Source, see also this, for instance.In the case of a book belonging to Cassius, we will use the 'Chaucer' rule to place the apostrophe.
Pretend Chaucer Cassiuss book Cassiuses book
Modern correct form Cassius's book
Just apply the rule and the apostrophe will end up in the correct place. This clearly demonstrates that Cassius is singular, i.e. there is just one Cassius we are talking about, and he possesses the book.
This, however, allows for both.
The way I was taught, the genitive case in english should always be formed with the addition of an "'s" for singulars, however going without seems ok today with words ending with an "s", as it's now become more a matter of phonetics.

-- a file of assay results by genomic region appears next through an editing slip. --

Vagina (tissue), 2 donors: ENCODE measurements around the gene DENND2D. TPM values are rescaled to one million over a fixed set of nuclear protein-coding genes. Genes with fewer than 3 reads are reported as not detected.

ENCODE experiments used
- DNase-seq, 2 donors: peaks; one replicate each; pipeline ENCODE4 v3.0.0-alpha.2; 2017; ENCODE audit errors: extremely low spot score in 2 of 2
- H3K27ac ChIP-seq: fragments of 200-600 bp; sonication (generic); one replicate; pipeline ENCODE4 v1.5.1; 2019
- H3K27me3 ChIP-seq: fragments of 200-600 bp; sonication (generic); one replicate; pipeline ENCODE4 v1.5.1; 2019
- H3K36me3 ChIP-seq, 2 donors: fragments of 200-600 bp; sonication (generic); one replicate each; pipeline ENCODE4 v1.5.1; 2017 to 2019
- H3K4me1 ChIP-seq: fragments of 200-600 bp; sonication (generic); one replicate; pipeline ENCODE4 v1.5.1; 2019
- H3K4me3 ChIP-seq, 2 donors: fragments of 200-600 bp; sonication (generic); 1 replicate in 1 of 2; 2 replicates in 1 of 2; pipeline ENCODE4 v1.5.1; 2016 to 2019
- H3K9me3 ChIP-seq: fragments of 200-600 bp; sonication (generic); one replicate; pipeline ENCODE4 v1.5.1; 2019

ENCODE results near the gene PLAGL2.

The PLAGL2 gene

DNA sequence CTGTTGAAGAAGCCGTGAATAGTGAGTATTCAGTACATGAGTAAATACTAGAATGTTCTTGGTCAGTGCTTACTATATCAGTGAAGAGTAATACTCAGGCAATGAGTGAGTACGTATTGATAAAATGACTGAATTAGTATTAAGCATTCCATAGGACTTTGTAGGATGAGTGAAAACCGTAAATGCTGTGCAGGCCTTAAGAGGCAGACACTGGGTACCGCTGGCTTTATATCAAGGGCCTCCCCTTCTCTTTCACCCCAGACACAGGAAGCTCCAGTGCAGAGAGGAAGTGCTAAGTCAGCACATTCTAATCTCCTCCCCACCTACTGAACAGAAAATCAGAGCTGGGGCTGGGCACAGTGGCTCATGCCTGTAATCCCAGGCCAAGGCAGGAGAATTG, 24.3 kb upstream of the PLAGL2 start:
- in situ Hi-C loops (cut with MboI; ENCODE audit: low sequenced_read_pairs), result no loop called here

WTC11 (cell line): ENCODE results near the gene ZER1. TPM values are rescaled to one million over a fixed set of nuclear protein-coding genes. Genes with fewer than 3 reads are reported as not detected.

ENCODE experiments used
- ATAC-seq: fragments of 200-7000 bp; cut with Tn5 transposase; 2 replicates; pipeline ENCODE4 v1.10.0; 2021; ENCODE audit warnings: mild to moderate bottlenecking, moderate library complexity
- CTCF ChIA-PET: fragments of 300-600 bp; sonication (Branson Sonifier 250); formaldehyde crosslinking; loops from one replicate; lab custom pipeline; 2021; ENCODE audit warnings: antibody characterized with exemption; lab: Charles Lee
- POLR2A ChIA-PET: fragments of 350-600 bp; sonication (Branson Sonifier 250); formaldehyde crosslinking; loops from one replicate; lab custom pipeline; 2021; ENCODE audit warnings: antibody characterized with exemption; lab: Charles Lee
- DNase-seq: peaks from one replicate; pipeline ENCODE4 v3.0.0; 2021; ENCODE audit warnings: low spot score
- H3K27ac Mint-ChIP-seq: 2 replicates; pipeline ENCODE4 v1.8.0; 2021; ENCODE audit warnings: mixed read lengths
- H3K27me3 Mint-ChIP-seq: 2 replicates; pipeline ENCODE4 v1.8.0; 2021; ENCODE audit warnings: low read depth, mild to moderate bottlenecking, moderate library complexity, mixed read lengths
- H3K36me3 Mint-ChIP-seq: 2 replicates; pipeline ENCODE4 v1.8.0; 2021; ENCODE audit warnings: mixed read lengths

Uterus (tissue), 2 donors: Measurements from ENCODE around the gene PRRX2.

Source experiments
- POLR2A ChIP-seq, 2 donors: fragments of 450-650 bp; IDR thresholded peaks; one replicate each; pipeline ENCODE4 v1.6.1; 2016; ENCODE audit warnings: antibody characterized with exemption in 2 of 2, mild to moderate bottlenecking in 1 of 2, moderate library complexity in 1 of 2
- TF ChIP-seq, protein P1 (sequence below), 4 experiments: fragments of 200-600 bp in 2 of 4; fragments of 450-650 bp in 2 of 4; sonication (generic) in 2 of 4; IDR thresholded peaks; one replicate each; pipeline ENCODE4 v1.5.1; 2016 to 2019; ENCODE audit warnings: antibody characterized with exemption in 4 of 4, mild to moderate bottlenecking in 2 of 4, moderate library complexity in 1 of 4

Initially (when the genitive form first was shaped in writing) it was a matter of spelling following phonetics as well, but for a while it was more about adhering strictly to the "correct" written form, which is where what I was taught stems from, I guess.
From what I understand, as an aside, the addition of an apostrophe was accidental, I don't think it's clear exactly why it happened. We never added it in swedish.